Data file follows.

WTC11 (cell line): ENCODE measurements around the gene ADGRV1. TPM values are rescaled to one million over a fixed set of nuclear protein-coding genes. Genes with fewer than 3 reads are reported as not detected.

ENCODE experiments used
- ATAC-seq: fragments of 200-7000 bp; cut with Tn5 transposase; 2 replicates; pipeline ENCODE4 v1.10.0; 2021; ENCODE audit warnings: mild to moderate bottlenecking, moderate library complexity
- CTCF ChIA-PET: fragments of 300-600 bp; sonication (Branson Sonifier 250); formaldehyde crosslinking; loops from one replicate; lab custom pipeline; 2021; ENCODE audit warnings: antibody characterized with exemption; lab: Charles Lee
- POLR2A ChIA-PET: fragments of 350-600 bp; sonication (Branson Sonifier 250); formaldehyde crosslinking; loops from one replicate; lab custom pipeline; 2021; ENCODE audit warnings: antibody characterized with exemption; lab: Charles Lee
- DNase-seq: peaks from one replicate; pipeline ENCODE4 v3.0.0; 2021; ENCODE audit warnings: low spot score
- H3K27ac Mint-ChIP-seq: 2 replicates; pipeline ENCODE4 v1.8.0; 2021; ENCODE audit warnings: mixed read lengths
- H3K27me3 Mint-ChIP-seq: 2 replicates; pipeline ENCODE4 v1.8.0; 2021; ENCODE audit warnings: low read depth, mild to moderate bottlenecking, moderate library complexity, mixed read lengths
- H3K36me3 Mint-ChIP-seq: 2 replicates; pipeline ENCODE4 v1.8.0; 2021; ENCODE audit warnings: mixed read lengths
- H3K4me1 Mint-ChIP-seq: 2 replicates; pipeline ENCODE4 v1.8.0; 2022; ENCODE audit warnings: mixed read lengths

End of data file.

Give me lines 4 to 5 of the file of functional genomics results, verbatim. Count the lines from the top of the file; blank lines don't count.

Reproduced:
- CTCF ChIA-PET: fragments of 300-600 bp; sonication (Branson Sonifier 250); formaldehyde crosslinking; loops from one replicate; lab custom pipeline; 2021; ENCODE audit warnings: antibody characterized with exemption; lab: Charles Lee
- POLR2A ChIA-PET: fragments of 350-600 bp; sonication (Branson Sonifier 250); formaldehyde crosslinking; loops from one replicate; lab custom pipeline; 2021; ENCODE audit warnings: antibody characterized with exemption; lab: Charles Lee